The Altamont Music Festival in 1969 was the opposite of the Woodstock Festival and showed all of the dark sides of the counterculture. The organizers hired a biker gang to run security, drug use was rampant, and violence ensued.


BIG IDEA: The federal government joined in the efforts to remake American society in the 1960s. President Lyndon Johnson’s Great Society programs were meant to end poverty, protect healthcare and protect the environment. The Supreme Court handed down important rulings about civil rights and criminal justice and the immigration system was significantly changed.

In 1963, President John F. Kennedy was assassinated by Lee Harvey Oswald while riding through Dallas, Texas in an open limousine. A man seeking to avenge the president’s death killed Oswald a few days later. The Warren Commission investigated the killing and found that Oswald had acted alone, but Kennedy’s death remains the subject of conspiracy theories.

The new president was Lyndon Johnson from Texas.  Johnson was a long-time member of Congress and a master at convincing others to agree with him.

Johnson continued many of Kennedy’s programs. He also wanted to improve the nation and believed America should be a Great Society.

Johnson declared a War on Poverty. He signed many laws that were designed to end poverty, mostly by giving people the education or support they needed to find jobs, rather than just by giving away money.

Johnson signed the ESEA, which provided federal funding for education. This was the first time the federal government got involved in funding local schools. He also created Head Start for low-income preschoolers and increased federal scholarships and loans for college.

Johnson created Medicare to cover health insurance for the elderly and Medicaid to provide health insurance for the poor. Both programs remain popular and account for about a quarter of the entire federal budget.

Johnson’s Great Society included federal funding for the arts, including funding for public radio and television.

Johnson also passed laws to protect consumers, such as regulations on automobile safety, truth in packaging, and financial disclosures.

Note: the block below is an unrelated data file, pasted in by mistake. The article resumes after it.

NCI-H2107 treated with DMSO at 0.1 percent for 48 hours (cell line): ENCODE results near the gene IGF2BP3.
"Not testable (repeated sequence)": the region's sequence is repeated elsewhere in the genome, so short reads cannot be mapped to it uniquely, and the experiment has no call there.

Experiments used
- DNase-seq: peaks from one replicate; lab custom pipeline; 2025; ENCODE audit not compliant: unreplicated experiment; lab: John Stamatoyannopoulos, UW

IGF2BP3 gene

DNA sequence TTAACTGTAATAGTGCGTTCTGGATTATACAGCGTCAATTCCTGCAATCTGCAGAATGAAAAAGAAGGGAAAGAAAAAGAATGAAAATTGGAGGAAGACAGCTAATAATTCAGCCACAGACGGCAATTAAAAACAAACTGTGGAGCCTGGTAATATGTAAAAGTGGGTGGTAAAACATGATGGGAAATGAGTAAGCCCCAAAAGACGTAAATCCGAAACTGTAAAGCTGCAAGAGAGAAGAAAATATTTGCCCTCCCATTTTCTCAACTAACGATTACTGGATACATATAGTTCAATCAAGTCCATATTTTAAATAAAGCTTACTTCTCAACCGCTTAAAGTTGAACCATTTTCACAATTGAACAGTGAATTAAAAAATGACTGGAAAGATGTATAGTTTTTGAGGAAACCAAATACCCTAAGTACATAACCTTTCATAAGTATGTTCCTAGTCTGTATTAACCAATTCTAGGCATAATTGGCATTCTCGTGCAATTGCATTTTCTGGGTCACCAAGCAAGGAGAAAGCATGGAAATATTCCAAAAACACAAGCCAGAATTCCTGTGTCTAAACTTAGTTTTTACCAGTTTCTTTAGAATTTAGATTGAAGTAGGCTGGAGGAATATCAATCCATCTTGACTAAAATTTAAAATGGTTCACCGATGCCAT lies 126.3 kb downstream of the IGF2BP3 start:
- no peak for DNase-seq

Johnson signed the Immigration and Nationality Act, which ended national quotas for immigration and implemented a family reunification policy. This greatly increased immigration from Asia and Africa.

The Great Society and Johnson’s War on Poverty were limited because Johnson was also spending money to fight the Vietnam War. Conservatives criticize the Great Society programs as excessive government.

During the 1960s, the Supreme Court under Chief Justice Earl Warren ruled on multiple cases that expanded civil rights, including Brown v. Board of Education, as well as cases that led to the creation of the Miranda Warning.


BIG IDEA: The environmental movement as we know it today started in the 1960s. Over time the focus has shifted from preserving natural wonders to preventing pollution to mitigating the effects of climate change. In recent decades, significant opposition to the environmental movement has emerged.

Americans have been concerned with preserving the environment since the Progressive Era when President Theodore Roosevelt launched the National Park Service and John Muir founded the Sierra Club.

During the Great Depression FDR implemented the CCC and dealt with the Dust Bowl and during the 1950s people worked to stop construction of a dam that would have partially filled in the Grand Canyon.

The modern environmental movement started when Rachel Carson wrote Silent Spring and helped Americans become aware of the dangers of the pesticide DDT. Her work led to the creation of the Environmental Protection Agency.

President Johnson and his wife Lady Bird Johnson both cared about the environment and the Clean Air and Clean Water Acts were part of Johnson’s Great Society.

During the 1960s and 1970s the environmental movement grew. Earth Day was started and new non-governmental organizations were founded to fight for conservation.

In modern times, climate change is the most pressing concern. International agreements such as the Kyoto Protocol and Paris Agreement have implemented goals for carbon emission reduction. Different presidents have chosen to join or withdraw from these agreements.

Some people reject the overwhelming science that supports human-induced climate change. These climate skeptics were originally funded by business groups who will lose money if carbon emissions are reduced. Republican politicians, including President Trump, promote the ideas of climate skeptics and work to block environmental regulation. Most Democrats, like former Vice President Al Gore, advocate for regulations to limit climate change.